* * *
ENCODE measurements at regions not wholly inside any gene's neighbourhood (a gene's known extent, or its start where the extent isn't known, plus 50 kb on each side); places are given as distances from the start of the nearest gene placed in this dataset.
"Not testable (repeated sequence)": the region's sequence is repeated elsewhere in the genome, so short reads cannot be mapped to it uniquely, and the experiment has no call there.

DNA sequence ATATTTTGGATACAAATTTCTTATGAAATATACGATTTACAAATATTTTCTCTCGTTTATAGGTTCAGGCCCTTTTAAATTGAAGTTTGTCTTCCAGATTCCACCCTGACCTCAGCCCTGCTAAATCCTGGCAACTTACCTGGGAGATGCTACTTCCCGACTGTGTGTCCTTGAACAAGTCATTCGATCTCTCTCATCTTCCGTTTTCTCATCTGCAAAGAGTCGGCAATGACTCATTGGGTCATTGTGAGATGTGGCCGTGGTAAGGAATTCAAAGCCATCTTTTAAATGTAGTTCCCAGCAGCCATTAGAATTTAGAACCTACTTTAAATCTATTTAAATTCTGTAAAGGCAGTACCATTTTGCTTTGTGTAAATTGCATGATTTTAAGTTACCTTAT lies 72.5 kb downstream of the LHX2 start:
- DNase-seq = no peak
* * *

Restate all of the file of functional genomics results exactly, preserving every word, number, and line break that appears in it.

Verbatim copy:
ENCODE measurements at regions not wholly inside any gene's neighbourhood (a gene's known extent, or its start where the extent isn't known, plus 50 kb on each side); places are given as distances from the start of the nearest gene placed in this dataset.
"Not testable (repeated sequence)": the region's sequence is repeated elsewhere in the genome, so short reads cannot be mapped to it uniquely, and the experiment has no call there.

DNA sequence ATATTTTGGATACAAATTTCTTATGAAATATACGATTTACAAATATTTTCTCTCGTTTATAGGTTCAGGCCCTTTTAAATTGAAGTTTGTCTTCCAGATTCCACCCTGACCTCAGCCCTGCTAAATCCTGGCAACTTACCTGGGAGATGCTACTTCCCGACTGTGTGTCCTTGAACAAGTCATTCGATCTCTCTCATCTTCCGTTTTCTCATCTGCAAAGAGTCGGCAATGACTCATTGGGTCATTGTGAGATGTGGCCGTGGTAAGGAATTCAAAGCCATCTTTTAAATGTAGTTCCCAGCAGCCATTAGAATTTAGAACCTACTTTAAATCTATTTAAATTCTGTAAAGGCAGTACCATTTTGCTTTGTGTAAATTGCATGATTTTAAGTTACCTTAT lies 72.5 kb downstream of the LHX2 start:
- DNase-seq = no peak